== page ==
Underestimated or underused: Portage (e)logging


Sven Vermeulen Wed 25 September 2013

Within 30 minutes of each other, two people on the #gentoo channel asked if Portage kept logs of the messages displayed during the build and installation of a package. Of course, the answer is a sounding "yes" - and depending on your needs, you can even save more of the logging. If you haven't read the Gentoo handbook yet, do so - it contains a section on Logging Features that explains how and when logging is enabled.

Let's start with the default elog support. By default, Gentoo's Portage will log messages that ebuild developers have put in the packages through the use of the elog, ewarn and eerror functions. These methods are used by the developers to notify the administrator about something useful or important (usually elog), a potential issue that might occur (ewarn) or even a problem that was found (eerror). Let's look at a snippet of the app-admin/eselect-postgresql-1.0.10 package:

pkg_postinst() {
    ewarn "If you are updating from app-admin/eselect-postgresql-0.4 or older, run:"
    ewarn "    eselect postgresql update"
    ewarn "To get your system in a proper state."
    elog "You should set your desired PostgreSQL slot:"
    elog "    eselect postgresql list"
    elog "    eselect postgresql set "

Here, the developer warns the administrator that, if an upgrade of the package from version 0.4 or older occurred, an additional action needs to be taken. For others, he informs the administrators how to mark the proper active PostgreSQL slot (using the elog methods).

Portage will save this information by default in /var/log/portage/elog as separate files for each deployment:

~$ ls /var/log/portage/elog/*eselect-postgres*

If FEATURES="split-elog" is set in your make.conf file, then the elog files will be stored in separate category subdirectories. Below is the content of such a single file:

~$ cat /var/log/portage/elog/app-admin\:eselect-postgresql-1.0.10\:20130818-184756.log
INFO: setup
Package:    app-admin/eselect-postgresql-1.0.10
Repository: gentoo
Maintainer: titanofold@gentoo.org postgresql
USE:        abi_x86_64 amd64 elibc_glibc kernel_linux multilib selinux userland_GNU
FEATURES:   preserve-libs sandbox selinux sesandbox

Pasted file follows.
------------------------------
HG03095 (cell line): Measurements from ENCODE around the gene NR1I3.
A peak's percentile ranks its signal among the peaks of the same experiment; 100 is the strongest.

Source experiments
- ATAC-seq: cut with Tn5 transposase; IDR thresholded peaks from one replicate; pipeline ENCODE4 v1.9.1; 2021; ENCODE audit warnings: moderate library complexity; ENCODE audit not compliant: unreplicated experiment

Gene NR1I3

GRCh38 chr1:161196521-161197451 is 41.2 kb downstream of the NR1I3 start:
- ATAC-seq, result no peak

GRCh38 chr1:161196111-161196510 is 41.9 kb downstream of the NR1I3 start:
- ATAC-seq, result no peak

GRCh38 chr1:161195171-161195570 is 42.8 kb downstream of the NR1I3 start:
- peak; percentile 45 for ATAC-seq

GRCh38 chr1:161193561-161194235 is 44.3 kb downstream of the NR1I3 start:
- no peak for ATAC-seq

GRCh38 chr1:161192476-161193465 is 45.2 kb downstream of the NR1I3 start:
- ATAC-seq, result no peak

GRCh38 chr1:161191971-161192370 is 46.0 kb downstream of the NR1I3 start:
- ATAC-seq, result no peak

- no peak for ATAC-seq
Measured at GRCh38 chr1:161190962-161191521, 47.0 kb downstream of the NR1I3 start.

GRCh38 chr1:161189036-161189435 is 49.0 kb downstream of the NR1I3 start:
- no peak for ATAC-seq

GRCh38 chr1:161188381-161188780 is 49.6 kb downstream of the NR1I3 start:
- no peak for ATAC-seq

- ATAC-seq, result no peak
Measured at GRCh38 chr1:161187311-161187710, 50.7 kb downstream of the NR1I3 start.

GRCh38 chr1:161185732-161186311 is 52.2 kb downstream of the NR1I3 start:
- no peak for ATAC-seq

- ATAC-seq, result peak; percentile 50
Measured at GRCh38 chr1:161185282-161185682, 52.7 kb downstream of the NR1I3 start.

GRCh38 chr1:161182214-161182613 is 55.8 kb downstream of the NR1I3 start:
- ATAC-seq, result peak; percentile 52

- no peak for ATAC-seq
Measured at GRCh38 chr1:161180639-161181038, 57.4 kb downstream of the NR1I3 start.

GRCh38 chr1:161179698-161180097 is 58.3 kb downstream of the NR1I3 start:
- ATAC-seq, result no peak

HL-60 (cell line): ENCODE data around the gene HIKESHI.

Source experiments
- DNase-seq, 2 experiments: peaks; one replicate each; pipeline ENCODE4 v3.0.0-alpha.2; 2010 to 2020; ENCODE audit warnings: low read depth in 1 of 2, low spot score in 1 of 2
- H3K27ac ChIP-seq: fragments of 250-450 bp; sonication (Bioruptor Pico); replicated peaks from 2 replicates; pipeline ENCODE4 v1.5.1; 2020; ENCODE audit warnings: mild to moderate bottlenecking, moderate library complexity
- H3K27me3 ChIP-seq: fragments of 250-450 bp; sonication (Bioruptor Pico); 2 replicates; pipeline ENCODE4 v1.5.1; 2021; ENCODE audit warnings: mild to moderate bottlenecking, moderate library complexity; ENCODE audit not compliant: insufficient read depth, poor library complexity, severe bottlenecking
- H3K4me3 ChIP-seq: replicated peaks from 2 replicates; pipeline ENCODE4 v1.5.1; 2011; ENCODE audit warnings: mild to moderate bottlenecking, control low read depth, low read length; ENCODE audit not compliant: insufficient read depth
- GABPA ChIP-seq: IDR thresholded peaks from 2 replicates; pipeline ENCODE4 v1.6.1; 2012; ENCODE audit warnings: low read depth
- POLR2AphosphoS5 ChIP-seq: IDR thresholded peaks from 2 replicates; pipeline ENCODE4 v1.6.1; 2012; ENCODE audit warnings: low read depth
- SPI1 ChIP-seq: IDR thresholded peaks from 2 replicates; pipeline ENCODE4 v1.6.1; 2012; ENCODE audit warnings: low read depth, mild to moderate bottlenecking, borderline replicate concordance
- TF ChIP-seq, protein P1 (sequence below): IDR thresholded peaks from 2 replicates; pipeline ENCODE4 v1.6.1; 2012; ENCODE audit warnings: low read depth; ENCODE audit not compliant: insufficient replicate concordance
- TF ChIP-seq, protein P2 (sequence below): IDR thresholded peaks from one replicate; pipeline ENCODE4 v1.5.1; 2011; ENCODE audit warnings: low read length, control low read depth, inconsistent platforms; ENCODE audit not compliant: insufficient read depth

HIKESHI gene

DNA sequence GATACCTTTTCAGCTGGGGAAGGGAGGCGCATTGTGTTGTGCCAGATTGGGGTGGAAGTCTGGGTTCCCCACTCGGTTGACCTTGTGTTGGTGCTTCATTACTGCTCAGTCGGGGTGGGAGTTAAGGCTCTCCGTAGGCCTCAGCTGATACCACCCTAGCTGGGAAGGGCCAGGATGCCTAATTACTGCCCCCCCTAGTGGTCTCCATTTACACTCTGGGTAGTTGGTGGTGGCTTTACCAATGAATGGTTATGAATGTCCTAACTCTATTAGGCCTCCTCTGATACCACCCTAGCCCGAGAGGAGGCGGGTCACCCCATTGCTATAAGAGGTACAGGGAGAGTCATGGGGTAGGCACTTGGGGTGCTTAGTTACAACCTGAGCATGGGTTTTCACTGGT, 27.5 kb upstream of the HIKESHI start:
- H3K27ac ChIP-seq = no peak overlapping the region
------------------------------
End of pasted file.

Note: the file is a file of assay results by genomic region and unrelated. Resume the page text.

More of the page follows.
WARN: postinst
If you are updating from app-admin/eselect-postgresql-0.4 or older, run:

    eselect postgresql update

To get your system in a proper state.
LOG: postinst
You should set your desired PostgreSQL slot:
    eselect postgresql list
    eselect postgresql set <slot>

In the file, package information is provided, and each set of logging paragraphs is accompanied with information where in the build process the logging came up. For instance, WARN: postinst sais that the following text is through the ewarn method in the post install phase of the package installation process.

By default Portage logs this, but you can ask it to mail the logs as well. For more information about that, check the handbook link earlier and look for the PORTAGE_ELOG_SYSTEM and PORTAGE_ELOG_MAIL* variables. Or look at man make.conf which also contains all the information needed.

Now, this only pertains to the specific logging that ebuild maintainers added in the packages. But what if you want to keep track of all the build logs? In that case, you need to define PORT_LOGDIR in your make.conf file. This variable has to point to a location where Portage (which usually runs as the portage Linux user) has write access to and where it is allowed to store the build logs:

~$ grep PORT_LOGDIR /etc/portage/make.conf 
~$ ls -ldZ /var/log/portage/
drwxrwsr-x. 3 portage portage system_u:object_r:portage_log_t 679936 Sep 24 13:12 /var/log/portage/

With the variable set, build logs will be provided for each emerge (and unmerge) operation of the package. These logs contain everything shown on the terminal during a build process. Of course, this directory will grow considerably in size so it is wise to properly handle old log files. You can use logrotate for this, or just a single cronjob that cleans up log files older than say 6 months. But Portage also provides this functionality. If you set FEATURES="clean-logs" in your make.conf file, then all log files older than 7 days will be removed from the system. You can fine-tune this by setting PORT_LOGDIR_CLEAN to the command you want executed. Its default value can be found in the /usr/share/portage/config/make.globals file.

If you set PORT_LOGDIR, be aware that the elog files (described at the beginning) will be stored in ${PORT_LOGDIR}/elog. Similar to the elogging, build logging can also be done in category subdirectories. If FEATURES="split-log" is set, the build logs will be stored in ${PORT_LOGDIR}/build/<category> instead of ${PORT_LOGDIR} directly.

Hopefully this post brings some users closer to this nice feature of Portage.